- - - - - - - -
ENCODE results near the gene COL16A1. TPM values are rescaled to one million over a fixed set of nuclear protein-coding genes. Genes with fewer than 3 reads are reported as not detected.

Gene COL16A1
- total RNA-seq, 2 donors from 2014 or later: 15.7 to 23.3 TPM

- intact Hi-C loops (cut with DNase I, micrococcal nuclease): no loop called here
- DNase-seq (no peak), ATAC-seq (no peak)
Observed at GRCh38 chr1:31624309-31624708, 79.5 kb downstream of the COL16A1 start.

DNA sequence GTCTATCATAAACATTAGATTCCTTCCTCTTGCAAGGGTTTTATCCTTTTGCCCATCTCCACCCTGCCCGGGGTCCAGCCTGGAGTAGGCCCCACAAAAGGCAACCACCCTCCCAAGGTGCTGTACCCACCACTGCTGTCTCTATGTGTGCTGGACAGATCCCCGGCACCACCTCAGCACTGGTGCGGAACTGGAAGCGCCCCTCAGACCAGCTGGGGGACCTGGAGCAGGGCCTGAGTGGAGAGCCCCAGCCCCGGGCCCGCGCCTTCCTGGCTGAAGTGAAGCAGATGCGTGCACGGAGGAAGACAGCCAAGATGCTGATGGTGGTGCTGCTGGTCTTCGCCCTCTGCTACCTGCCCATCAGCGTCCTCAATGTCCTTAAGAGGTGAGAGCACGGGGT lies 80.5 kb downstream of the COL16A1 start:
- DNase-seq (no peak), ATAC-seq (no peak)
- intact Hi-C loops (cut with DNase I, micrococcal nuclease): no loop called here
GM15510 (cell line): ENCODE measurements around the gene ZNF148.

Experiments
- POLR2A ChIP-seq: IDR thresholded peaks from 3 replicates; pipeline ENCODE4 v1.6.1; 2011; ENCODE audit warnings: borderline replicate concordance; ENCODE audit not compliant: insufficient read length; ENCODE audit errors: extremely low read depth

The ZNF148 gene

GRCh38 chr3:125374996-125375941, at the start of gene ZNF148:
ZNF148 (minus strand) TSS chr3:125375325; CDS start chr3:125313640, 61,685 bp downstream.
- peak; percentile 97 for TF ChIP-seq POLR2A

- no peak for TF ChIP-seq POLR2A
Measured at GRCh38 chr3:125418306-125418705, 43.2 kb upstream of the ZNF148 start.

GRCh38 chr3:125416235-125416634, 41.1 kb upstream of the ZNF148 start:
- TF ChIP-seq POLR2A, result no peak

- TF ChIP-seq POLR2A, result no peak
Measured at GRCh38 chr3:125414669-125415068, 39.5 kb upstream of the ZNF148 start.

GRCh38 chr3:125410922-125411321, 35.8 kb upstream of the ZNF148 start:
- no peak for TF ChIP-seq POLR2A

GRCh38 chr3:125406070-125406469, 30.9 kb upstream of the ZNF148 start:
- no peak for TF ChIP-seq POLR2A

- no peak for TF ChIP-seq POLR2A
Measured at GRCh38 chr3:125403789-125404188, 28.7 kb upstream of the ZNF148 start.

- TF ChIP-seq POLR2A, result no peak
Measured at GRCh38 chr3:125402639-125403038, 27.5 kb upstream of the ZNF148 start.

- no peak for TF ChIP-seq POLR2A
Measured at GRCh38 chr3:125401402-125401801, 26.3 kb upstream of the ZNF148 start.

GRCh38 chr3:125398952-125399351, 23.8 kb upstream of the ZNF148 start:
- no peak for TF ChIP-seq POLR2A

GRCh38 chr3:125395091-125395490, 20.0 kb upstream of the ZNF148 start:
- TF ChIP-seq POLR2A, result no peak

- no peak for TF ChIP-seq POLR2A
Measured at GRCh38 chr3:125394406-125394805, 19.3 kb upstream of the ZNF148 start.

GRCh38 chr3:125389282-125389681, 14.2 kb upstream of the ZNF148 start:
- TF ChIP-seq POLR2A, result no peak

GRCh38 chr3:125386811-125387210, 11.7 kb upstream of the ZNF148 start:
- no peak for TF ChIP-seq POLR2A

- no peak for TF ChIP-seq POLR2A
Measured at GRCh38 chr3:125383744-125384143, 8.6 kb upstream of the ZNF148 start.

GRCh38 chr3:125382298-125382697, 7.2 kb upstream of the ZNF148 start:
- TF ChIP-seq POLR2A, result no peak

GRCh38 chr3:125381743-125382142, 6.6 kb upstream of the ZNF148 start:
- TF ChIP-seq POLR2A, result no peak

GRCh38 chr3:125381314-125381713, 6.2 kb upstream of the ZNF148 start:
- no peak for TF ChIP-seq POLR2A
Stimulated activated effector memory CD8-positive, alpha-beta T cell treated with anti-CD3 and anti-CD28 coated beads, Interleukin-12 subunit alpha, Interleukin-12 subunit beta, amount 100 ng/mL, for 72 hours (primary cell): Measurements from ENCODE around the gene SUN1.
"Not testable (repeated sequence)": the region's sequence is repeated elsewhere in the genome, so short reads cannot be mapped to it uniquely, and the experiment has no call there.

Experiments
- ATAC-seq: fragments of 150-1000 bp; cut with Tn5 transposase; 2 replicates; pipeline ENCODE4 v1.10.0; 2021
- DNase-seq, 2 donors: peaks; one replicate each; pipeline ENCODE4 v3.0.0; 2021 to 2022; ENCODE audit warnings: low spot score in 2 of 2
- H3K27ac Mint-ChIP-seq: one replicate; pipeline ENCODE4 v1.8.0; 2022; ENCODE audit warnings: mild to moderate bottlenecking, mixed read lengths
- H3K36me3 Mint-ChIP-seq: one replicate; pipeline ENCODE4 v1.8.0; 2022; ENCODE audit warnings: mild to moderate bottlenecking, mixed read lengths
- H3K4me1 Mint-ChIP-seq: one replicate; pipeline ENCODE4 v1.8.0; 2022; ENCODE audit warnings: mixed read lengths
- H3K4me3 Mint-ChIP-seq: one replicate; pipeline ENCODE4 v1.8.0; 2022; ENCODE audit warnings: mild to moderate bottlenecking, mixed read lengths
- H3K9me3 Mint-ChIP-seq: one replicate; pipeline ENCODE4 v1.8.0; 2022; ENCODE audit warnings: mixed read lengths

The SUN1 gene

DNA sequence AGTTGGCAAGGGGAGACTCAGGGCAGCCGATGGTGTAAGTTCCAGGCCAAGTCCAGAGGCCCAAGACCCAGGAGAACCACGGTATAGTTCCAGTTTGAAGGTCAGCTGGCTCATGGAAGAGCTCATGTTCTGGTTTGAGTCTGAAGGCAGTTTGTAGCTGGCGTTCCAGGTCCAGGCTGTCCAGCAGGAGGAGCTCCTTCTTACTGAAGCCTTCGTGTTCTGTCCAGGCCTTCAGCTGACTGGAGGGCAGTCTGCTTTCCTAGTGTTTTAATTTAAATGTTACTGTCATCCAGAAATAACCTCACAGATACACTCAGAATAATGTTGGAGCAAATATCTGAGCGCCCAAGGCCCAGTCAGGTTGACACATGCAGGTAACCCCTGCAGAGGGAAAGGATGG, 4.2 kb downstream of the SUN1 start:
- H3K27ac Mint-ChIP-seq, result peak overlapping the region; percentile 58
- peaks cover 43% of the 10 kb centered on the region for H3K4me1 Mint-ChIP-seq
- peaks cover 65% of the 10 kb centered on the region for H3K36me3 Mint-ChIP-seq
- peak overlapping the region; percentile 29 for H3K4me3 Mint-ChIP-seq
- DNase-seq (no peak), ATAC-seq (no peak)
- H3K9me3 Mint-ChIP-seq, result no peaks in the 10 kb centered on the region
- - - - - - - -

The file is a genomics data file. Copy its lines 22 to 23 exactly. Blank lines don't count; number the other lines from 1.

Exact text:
Measured at GRCh38 chr3:125414669-125415068, 39.5 kb upstream of the ZNF148 start.

GRCh38 chr3:125410922-125411321, 35.8 kb upstream of the ZNF148 start: